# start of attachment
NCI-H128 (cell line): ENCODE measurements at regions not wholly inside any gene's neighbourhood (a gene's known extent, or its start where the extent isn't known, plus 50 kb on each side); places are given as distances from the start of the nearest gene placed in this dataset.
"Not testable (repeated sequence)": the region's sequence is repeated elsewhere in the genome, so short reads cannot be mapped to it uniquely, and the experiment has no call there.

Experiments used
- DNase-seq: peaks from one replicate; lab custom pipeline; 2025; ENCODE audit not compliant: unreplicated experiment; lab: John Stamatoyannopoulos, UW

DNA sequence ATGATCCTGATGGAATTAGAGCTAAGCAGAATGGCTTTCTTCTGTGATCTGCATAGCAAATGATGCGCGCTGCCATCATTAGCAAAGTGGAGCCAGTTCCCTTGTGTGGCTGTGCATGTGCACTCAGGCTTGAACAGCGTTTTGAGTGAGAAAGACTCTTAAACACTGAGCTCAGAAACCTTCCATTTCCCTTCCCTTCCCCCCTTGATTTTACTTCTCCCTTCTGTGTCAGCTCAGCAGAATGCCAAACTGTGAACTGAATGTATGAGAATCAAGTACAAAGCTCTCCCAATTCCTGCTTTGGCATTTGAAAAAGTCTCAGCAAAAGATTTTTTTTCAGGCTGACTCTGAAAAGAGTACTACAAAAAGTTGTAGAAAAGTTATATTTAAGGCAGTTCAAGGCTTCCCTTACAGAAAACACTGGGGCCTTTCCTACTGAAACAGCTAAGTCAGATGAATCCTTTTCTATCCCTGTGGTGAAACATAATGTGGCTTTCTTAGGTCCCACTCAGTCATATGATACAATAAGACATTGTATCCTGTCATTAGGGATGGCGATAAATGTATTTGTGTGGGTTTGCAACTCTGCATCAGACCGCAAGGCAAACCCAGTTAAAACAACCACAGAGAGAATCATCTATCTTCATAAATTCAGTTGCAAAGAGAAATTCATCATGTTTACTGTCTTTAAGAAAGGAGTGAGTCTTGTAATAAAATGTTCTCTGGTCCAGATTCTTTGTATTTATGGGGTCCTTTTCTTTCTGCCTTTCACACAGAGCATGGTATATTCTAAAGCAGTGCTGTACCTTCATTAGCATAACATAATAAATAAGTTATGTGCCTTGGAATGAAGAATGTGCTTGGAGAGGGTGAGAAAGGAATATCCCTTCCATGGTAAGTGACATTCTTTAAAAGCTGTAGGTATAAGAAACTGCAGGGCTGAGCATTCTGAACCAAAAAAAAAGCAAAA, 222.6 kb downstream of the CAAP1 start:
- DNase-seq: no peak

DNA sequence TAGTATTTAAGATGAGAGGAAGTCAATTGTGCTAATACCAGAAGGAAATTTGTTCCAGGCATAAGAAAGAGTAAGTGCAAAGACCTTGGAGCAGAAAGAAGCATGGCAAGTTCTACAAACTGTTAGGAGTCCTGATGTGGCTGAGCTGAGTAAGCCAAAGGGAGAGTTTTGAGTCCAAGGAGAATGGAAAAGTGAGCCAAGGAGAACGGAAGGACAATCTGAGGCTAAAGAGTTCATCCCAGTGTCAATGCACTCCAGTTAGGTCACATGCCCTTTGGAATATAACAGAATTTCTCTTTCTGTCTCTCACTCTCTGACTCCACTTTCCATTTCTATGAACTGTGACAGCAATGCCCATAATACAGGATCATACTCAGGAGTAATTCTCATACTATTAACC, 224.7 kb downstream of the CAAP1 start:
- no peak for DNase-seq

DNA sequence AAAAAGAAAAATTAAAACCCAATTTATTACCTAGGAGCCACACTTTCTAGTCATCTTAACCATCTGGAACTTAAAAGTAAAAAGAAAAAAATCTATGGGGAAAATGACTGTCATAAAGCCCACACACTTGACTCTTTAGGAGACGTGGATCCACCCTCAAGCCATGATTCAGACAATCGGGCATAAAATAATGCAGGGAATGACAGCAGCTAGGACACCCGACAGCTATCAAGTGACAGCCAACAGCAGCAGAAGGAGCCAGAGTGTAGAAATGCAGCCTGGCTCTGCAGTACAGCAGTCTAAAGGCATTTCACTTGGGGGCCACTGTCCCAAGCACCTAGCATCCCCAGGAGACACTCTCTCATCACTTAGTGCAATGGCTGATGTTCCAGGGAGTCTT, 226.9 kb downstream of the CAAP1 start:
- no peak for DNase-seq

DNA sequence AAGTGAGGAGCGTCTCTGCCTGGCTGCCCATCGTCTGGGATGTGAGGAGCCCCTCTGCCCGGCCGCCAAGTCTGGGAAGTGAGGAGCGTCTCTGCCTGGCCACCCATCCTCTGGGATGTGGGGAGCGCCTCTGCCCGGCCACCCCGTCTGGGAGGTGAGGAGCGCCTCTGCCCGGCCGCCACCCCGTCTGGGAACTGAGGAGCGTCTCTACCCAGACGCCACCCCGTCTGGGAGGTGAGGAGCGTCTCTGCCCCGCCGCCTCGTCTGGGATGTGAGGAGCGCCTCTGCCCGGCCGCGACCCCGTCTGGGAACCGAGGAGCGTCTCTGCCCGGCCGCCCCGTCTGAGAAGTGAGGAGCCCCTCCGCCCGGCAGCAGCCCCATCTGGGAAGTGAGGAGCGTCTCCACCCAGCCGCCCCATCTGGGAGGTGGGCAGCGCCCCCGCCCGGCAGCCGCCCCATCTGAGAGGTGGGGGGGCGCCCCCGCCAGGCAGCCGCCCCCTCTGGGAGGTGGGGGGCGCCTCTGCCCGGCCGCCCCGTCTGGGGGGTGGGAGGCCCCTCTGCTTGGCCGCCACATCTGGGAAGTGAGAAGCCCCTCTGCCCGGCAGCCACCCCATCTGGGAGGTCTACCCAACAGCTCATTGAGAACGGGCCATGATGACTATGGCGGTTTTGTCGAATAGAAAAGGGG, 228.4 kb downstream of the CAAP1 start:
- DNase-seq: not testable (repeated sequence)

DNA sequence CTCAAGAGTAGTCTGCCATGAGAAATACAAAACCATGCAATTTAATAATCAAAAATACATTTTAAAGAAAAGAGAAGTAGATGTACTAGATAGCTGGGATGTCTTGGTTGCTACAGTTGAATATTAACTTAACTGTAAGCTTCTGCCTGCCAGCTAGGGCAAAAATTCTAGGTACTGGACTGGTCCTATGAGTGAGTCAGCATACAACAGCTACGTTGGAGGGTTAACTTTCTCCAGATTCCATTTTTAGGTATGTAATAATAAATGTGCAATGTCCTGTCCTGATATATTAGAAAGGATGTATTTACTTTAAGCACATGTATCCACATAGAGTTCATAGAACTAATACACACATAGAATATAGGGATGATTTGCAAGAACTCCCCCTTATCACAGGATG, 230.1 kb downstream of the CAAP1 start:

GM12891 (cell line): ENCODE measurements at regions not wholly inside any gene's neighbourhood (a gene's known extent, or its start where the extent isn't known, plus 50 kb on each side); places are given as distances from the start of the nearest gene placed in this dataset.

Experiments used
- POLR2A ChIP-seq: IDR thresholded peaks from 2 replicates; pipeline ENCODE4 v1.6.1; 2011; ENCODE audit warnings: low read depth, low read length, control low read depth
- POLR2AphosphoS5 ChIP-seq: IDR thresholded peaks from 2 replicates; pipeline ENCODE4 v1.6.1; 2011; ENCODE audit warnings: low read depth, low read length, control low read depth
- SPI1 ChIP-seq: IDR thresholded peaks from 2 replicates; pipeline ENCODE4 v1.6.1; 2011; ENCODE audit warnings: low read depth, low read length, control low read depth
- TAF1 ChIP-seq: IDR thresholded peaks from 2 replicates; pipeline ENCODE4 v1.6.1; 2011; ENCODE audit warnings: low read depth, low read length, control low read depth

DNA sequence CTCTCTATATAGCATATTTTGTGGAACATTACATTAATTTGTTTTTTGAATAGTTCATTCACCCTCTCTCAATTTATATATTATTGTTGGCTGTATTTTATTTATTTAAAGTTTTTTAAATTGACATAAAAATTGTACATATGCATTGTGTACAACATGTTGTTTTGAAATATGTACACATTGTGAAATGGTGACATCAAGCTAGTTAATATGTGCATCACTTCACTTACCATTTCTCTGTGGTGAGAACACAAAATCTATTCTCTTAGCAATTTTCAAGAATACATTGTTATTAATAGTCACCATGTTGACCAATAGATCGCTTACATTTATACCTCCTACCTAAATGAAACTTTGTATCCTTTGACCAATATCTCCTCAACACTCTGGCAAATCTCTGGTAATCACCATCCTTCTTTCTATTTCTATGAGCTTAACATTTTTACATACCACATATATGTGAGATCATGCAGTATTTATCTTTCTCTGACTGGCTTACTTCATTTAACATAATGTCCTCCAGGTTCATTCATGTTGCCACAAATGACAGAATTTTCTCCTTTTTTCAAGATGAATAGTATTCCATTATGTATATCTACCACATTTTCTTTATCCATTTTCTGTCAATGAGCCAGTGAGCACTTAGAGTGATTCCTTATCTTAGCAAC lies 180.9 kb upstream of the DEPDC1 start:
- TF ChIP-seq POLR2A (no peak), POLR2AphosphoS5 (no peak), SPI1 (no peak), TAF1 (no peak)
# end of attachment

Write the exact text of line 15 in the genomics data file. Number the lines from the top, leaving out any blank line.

Experiments used